Building Renovation Appears To Split Architectural Review Committee

By: Ed Maroney

Topics: Development

A new look is proposed for the two buildings to the right of Baskin’s Ace Hardware, but there are concerns about its compatibility with other structures in the area.  S.A. ARCHITECTURE, INC. GRAPHIC

ORLEANS To the poet Goethe, architecture was “frozen music.” To some members of the architectural review committee, plans to modernize the look of an office building on South Orleans Road are out of tune with the community’s design guidelines.

According to draft minutes of the committee’s Nov. 14 meeting, the proposal by Del Mar Vacations, Inc., for 24 South Orleans Rd. was withdrawn by Matt Cole of Cape Associates, the project’s general contractor, after several members expressed concerns. An unusual special meeting of the committee with the project the sole item on the agenda is scheduled for tonight (Dec. 5) at 6:30 p.m. Chairman Joy Cuming, who did not attend the Nov. 14 meeting, had not returned an email request for comment by press time.

Draft minutes for the Oct. 24 committee meeting report that Del Mar owner Luke Chapman presented “a preliminary application for new roof, siding, decking areas, and to re-skin building.” The committee asked that “color samples of concrete siding, type of concrete, pictures of lighting fixtures, samples of signage, type of decking materials, and specification sheet and type of windows” be submitted for a second hearing for approval. No vote was taken.

No vote was taken at the Nov. 14 meeting either, but the draft minutes indicate a long list of concerns. “Objections were raised that the proposed building will look like a large dark black box and its color is not compatible with its environment,” the draft minutes report. “Other objections raised: the building will not fit in with a New England maritime village, and the building is big and its size gets emphasized.

“Questions were raised regarding choice of building materials, siding materials, and the black roof. There were recommendations made to build a contemporary style building that does not look so urban with traditional windows that are compatible with the Cape Cod style and to examine the 14 building design guidelines and zoning Chapter 164 bylaws.”

The existing traditional-looking building is just past Baskin’s Ace Hardware and of similar appearance. The location is not far from the French Cable Museum, one end of what historical commission chairman Ron Petersen has called “an oasis of old Orleans” that extends to Academy Place.

“All we’re doing is siding, windows, and roofing. It’s a pretty simple little project,” Chapman said in an interview this week. “The windows don’t work, the siding is falling off. We’re doing our citizens’ duty to beautify the property we own.”

Chapman said he went around town this week taking pictures of buildings with design elements similar to those in the renovation. “The pants factory has a large window,” he said. “There are 20 buildings in town that don’t have corner boards. Are we doing this in a cohesive and beautiful way? Absolutely… I’m not going to apologize for having something beautiful designed that will enhance Orleans… We have a beautiful design that’s consistent with modern Cape architecture.”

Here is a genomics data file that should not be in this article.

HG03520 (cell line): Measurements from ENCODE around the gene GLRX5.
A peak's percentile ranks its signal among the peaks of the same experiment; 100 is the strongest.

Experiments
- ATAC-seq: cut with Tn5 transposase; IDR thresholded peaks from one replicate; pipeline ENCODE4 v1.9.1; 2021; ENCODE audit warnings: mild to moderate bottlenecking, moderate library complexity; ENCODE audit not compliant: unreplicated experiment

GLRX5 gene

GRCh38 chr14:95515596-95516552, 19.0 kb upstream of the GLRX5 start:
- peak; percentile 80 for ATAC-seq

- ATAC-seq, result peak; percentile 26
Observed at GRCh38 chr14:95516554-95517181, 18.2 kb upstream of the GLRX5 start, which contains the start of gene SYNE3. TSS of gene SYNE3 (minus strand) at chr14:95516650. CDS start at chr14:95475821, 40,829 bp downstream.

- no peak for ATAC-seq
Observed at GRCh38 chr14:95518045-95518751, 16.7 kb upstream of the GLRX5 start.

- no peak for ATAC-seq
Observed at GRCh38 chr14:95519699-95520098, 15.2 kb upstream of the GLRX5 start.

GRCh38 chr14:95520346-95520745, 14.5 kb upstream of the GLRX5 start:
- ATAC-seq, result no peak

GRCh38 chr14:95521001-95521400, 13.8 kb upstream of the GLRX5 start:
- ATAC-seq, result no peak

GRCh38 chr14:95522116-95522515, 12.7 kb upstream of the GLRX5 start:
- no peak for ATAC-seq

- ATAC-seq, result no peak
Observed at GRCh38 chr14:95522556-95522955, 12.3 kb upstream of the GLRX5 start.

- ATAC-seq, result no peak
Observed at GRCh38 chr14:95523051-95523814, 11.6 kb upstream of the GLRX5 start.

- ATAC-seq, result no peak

The 3D rendering of the renovated building “is not exactly how it will look,” Chapman said. “The color is a little bit dark. It’s more of a navy blue than a black.” In the end, he said, “I think we’re trying to stay consistent and in spirit with the town of Orleans… I hope it’s viewed as a positive. I don’t want to spend money to have something viewed as negative.”

Chapman said the committee “moved the goal posts” between the Oct. 24 and Nov. 14 meetings, which prompted him to inform Town Administrator John Kelly and Director of Planning and Community Development George Meservey that “people aren’t following the process.”

At the October meeting, according to Chapman, “people like Joy (Cuming) and Bernadette (MacLeod) were over-the-moon pleased with how pretty the end result was gonna be.” He said the consensus of the board at that time was 4-1 to approve the project, but no vote was taken pending submission and review of building material samples. Chapman did not attend the November meeting, but said he learned that “two new members were at the meeting who didn’t recuse themselves even though those meetings aren’t videotaped and they couldn’t have seen the prior meeting. Under open meeting laws, you have to be at a prior meeting to have an opinion on the case or have seen the video of it. In this case, and I’m not a legal person, the town was out of process.”

According to draft minutes of both meetings, Cuming, Nancy Jorgensen, MacLeod, Page McMahan, and Stephen Salley attended on Oct. 24 and Douglas Fromm, Jorgensen, McMahan, Debra Oakes, and Salley attended on Nov. 14.

“My hope is we can all move on like meeting number two never occurred,” said Chapman. “They gave a preliminary indication of 4-1 against versus 4-1 previously (in support). It was very confusing. The town process needs to get buttoned up.”

Although his company “has other towns we could choose to invest our money in,” Chapman said, “we created 25 year-round jobs here. I have every interest in continuing to do so.”

He said that his business does not hurt year-round housing. “All our clients use their houses as vacation homes,” he said. “None of them would be in position to rent their houses year-round to somebody. There are homes that other rental managers manage that are investment homes and never used by the owner. That’s not Del Mar’s business model.”